Video games have been delighting generations right from the 1980's when Pacman was introduced to the current Nintendo, PS4, Xbox etc. have been reducing the boundaries between virtual and reality through sate of art interfaces. Videogames have become a huge source of income and therefore, protecting their intellectual property is no child's play.
Recently the United States District Court Southern District of New York passed an order against an infringer who created an infringing program of the famous GTA Vice City 2. One Mr. Perez created an Elusive program (the "Infringing Program") which creates new features and elements in Grand Theft Auto which can be used to harm legitimate players. This Infringing Program allowed users to create unlimited virtual currency for making in-game purchases. This hampered and disturbed the sale of the legitimate virtual currency. The proprietor of the said game, Take-Two Software Inc. ("Take Two") therefore sought action against the infringer Mr. Perez for direct and contributory copyright infringement, breach of User Agreement and tortious interference with contract.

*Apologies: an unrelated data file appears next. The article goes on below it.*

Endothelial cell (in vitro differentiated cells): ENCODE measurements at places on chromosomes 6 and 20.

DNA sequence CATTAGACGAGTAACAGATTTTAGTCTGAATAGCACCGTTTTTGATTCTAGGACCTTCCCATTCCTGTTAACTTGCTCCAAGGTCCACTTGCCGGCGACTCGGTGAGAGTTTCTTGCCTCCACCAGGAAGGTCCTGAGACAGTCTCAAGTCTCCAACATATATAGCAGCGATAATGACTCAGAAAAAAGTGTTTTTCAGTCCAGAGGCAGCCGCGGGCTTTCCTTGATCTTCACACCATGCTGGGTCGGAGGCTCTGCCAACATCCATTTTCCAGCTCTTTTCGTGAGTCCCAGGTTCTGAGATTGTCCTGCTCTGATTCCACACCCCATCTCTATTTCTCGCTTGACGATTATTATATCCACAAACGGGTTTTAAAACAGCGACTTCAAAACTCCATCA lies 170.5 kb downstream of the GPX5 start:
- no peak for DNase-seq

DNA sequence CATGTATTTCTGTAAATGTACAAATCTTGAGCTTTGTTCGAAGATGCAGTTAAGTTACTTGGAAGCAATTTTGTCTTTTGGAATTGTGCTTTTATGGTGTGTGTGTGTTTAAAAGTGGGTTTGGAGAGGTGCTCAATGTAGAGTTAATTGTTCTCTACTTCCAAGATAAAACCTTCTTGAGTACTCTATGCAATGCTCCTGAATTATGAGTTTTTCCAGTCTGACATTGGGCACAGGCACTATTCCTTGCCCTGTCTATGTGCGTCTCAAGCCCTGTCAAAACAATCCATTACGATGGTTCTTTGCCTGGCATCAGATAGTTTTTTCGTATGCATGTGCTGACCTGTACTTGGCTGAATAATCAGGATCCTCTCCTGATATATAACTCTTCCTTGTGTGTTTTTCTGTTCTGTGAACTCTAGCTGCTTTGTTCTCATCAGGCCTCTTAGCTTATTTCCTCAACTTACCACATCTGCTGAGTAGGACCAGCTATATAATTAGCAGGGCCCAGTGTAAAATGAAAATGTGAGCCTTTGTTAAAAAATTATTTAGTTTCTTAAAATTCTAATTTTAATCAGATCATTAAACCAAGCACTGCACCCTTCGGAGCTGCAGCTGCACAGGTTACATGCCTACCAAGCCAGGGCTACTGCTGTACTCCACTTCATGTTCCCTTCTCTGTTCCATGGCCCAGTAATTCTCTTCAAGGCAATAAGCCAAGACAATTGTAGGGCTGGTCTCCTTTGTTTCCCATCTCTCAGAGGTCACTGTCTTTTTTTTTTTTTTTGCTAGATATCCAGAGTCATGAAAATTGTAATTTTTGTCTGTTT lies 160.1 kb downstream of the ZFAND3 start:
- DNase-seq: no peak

Take-Two claimed that such infringement irreparably harmed it and if injunction was not granted against Mr. Perez, his infringing conduct will continue harmed the company's interests. Take-Two lost control over its carefully balanced plan for how its video game was designed for the players. Take-Two's reputation for maintaining its gaming environment, discouraging users from future purchases and gameplay was drastically tampered with by this Infringing Program.
The Court observed that the balance of hardships favors Take-Two. In contrast to the harm that Take- Two will suffer, there is no evidence of any injury against the infringer. It observed that Mr. Perez was liable to Take-Two for wilfully and directly infringing Take-Two's copyrights in GTAV. The Court therefore ordered a permanent injunction against Mr. Perez in the public interest. It also required Mr. Perez to pay Take-Two a sum of $150,000.00 in statutory damages and $66,868 as attorney's fees.
2 CASE NO. 1:18-cv-07658 (PKC)
Compiled by: Adv. Sachi Kapoor | Concept & Edited by: Dr. Mohan Dewan
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